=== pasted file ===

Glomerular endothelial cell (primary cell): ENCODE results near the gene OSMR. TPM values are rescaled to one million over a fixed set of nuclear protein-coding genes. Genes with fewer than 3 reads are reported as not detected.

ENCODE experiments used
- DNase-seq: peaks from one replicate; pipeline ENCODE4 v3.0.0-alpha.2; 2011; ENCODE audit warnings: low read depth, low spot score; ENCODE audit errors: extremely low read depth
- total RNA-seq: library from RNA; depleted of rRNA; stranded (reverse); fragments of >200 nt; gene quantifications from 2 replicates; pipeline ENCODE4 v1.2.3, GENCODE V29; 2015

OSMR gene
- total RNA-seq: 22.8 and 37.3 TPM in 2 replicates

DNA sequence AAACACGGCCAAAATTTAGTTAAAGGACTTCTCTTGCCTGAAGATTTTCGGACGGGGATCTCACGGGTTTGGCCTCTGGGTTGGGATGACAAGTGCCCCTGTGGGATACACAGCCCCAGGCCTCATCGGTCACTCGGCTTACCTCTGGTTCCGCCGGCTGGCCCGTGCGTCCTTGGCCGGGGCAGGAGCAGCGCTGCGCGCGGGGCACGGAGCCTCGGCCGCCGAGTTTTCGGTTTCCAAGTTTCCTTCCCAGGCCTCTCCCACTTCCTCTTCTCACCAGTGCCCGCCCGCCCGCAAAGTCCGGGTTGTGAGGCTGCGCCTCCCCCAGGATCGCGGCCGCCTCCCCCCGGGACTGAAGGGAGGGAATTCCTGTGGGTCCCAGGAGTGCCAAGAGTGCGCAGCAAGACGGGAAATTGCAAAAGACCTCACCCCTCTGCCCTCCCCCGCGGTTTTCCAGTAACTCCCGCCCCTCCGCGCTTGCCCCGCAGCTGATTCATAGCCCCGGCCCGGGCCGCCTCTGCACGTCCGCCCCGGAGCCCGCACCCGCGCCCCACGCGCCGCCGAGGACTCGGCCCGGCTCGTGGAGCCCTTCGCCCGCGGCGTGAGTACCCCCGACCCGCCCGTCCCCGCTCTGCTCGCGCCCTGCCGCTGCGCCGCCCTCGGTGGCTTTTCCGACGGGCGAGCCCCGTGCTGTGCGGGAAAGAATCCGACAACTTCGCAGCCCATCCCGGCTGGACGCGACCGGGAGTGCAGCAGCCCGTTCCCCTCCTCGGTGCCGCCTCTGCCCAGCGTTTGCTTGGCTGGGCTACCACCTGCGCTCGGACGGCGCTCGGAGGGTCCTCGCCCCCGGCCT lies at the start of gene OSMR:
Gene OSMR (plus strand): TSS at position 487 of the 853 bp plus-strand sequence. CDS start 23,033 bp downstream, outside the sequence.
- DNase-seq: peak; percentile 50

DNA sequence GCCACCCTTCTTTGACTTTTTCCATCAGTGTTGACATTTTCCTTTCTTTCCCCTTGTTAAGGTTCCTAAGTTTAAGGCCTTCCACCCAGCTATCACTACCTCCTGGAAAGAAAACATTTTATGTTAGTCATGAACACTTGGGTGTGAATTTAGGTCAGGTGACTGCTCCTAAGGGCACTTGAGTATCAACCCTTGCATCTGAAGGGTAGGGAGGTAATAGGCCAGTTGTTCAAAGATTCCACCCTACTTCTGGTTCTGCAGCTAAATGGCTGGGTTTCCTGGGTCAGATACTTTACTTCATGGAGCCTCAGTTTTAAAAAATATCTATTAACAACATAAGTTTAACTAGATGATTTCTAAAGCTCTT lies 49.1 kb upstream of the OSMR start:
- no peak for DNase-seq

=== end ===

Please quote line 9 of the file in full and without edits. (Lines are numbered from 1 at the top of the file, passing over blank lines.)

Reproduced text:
- DNase-seq: peak; percentile 50